1. There was an actual inspection and assessment conducted by the combined personnel of DENR-CENRO, DPWH, and Local Government of Ipil on the “on-going road concreting leading to Dona Josefa Falls at Barangay Dona Josefa, Ipil,” referring to the Phase 3 of TRIP which commenced at the end of Phase 2 and to end 50 meters away from the Falls.
  2. The area is within the Dona Josefa Watershed.
  3. The road construction should “adhere specifically PD 1586 otherwise known as ‘Establishing an Environmental Impact Statement System including other Environmental Management-related Measures’.”
  4. To refrain temporarily from conducting further construction activities until a dialogue will be conducted. The dialogue was set January 9, 2019.

It can be gleaned from the succeeding letters of Mr. Rago that the dialogue was conducted.

In his letter to February 7, 2019 addressed to Engr. Dilangalen and another letter dated February 13, 2019 addressed to the Regional Executive Director of the Department of Environment and Natural Resources Regional Office 9 (DENR 9), Mr. Rago outlined the following findings:

  1. It was found out that the tourism road project has no Environmental Compliance Certificate (ECC) prompting the CENRO to “order the stoppage of the said project for failure to secure necessary requirements pursuant to PD 1586.”
  2. It was also found out that the Contractor has no permit on the “removal and relocation of trees affected by the construction per DENR Administrative Order 2018-16.”

Gitib, Inc., a non-government organization, and Ipil Press Club had conducted a multi-stakeholders’ forum on February 8, 2019. The forum was attended as resource persons by Mr. Felix Badon, MENR Officer of LGU Ipil; CENR Officer Rago; Mr. Job Algupera, a staff of the planning division of the DPWH 2nd Engineering District; a representative from the Environment Management Bureau Regional Office (EMB 9). Mr. Edgar Araojo, professor of Western Mindanao State University and regional officer of Akbayan Partylist was present as a member of the panel of reactors together with Sister Jocelyn Alado, representing the Social Action Ministry of the Diocese of Ipil; and representatives from Silsillah Foundation, and school organizations.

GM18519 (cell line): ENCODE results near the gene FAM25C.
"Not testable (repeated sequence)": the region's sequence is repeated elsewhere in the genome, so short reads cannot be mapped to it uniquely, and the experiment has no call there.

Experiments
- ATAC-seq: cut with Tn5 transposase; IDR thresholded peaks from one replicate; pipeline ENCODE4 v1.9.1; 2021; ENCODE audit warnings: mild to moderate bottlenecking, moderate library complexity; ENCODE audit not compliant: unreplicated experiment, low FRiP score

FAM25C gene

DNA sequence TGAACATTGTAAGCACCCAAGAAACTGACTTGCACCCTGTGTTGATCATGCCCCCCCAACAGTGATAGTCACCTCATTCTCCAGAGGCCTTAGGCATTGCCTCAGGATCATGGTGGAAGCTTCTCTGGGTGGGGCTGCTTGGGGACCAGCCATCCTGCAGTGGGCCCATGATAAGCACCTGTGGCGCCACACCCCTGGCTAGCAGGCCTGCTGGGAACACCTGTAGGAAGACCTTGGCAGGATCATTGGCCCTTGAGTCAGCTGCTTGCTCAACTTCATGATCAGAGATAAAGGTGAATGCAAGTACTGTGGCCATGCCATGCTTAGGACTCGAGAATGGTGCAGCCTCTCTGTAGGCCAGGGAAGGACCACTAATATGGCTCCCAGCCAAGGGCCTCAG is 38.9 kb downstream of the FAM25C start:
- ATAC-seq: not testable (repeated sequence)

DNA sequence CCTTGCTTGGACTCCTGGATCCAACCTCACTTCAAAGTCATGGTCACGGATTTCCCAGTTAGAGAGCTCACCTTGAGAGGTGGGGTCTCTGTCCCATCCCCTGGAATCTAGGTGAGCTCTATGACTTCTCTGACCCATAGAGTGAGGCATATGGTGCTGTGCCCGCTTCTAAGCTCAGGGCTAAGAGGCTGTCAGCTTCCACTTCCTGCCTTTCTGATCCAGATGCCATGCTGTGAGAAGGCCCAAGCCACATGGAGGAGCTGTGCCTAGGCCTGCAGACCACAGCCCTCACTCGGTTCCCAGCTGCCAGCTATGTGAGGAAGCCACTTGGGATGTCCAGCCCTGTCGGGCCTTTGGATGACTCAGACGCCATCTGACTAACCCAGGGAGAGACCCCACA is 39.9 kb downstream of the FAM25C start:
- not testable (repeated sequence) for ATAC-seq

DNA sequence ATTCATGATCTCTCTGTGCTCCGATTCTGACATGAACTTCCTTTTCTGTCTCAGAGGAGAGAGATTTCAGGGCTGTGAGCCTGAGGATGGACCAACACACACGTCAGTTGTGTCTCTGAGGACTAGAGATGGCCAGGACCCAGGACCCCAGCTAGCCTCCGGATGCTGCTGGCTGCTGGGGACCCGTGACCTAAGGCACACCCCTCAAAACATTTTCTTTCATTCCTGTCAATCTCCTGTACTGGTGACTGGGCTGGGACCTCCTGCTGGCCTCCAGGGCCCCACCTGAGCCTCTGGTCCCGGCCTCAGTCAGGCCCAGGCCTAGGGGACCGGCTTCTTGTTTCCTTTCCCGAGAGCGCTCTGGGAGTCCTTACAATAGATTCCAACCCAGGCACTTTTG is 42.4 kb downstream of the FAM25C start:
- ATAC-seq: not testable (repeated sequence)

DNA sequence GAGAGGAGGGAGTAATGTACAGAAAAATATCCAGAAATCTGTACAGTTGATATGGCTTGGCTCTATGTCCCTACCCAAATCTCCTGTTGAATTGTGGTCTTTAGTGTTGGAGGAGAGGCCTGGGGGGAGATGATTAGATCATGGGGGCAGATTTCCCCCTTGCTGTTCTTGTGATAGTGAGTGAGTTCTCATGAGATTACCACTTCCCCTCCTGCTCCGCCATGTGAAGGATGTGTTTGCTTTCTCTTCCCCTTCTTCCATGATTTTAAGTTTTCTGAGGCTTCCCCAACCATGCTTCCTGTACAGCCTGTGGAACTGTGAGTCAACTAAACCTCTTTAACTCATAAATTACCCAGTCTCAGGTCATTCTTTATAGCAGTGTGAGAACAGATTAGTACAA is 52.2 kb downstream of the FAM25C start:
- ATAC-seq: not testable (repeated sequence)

Ticking timebomb

The purpose of the forum among others was to independently ascertain what has happened that led to the destruction of the part of the watershed leading to Busay Falls and who was responsible for it.

During the forum, the following facts were ascertained:

  1. The DPWH, the implementing agency, and LGU Ipil had failed to coordinate with LGU Ipil in implementing the tourism road project as admitted by the DPWH representative.
  2. Only the Phase 1 of the project had the required ECC.
  3. It was also admitted by the DPWH representative that the Phase 3 of the road project was designed to end 50 meters away from the Falls but the actual implementation of the project goes beyond the Falls.
  4. Big stones were either removed or relocated while the big trees, especially the old Balite trees near the Falls, were cut down by the contractor.
  5. MENR Officer Badon admitted the destruction of flora and fauna, risk of landslides due to the cutting of mountain soil, erosion and siltation of the area, potential adverse impacts to coral reefs in nearby Buluan Island Marine Sanctuary, loss of water supply downstream, destruction of natural habitat, and destruction of the natural beauty of the area.
  6.  Mr. Badon reiterated that LGU Ipil had no knowledge of the destruction until December 28, 2018.
  7. The Dona Josefa Watershed Management Council, according to Mr. Badon, was tasked to formulate a technical plan how to rehabilitate the area, which has to be submitted 15 days after the January 9 meeting.

As the result of the forum, Akbayan Partylist Rep. Tom Villarin filed House Resolution No. 2513 directing the House Committee on Natural Resources to conduct the investigation in aid of legislation. The resolution cited that the tourism road project had caused the destruction of “fauna and flora, heightened the risk of landslides, caused erosion and siltation, and loss of water supply.”

The investigation did not materialize. Akbayan lost in 2019 elections.

The same forum was conducted on March 15, 2019 in Barangay Makilas, Ipil which was participated in by community leaders and barangay officials. The officials of the Water and Sanitation Association, which had its source for water in the watershed area, were also present.

Among the concerns aired during the forum were:

  1. Risk of landslides to the immediate community.
  2. Adverse effects to the gardening livelihood of the people in the area, particularly Barangay Tomitom.
  3. Siltation of Tomitom and Buluan rivers, the tributary rivers of the watershed.
  4. Possible loss of water supply to the community.

To date, the DPWH has yet to implement the rehabilitation of the watershed area while the area continues to deteriorate. The area is a ticking timebomb, a disaster in waiting, if the rehabilitation will be delayed.

Antonio Manaytay is the co-convenor of Dona Josefa Watch.


[1] Interview with Marilan Silorio, head of DOT 9 Regional Tourism Operations conducted by Dona Josefa Watch,

[2] Referred to by DPWH as the Phase 1 and Phase 2 of TRIP.

[3] Engr. Rommel Duran, head of the Provincial Poverty Reduction and Allevication Office of the provincial government, told the members of the Dona Josefa Watch in a forum held on 21 June 2019.